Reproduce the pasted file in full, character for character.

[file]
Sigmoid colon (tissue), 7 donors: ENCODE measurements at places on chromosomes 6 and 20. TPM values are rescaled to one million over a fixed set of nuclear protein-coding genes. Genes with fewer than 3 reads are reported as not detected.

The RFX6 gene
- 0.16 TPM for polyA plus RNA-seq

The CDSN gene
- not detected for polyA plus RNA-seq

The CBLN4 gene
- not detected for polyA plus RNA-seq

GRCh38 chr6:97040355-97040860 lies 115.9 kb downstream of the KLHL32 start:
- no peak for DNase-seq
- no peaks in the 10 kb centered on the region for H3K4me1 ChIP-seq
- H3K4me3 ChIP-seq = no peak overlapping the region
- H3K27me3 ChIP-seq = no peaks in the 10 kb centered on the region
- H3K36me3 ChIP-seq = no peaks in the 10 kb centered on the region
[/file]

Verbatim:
Sigmoid colon (tissue), 7 donors: ENCODE measurements at places on chromosomes 6 and 20. TPM values are rescaled to one million over a fixed set of nuclear protein-coding genes. Genes with fewer than 3 reads are reported as not detected.

The RFX6 gene
- 0.16 TPM for polyA plus RNA-seq

The CDSN gene
- not detected for polyA plus RNA-seq

The CBLN4 gene
- not detected for polyA plus RNA-seq

GRCh38 chr6:97040355-97040860 lies 115.9 kb downstream of the KLHL32 start:
- no peak for DNase-seq
- no peaks in the 10 kb centered on the region for H3K4me1 ChIP-seq
- H3K4me3 ChIP-seq = no peak overlapping the region
- H3K27me3 ChIP-seq = no peaks in the 10 kb centered on the region
- H3K36me3 ChIP-seq = no peaks in the 10 kb centered on the region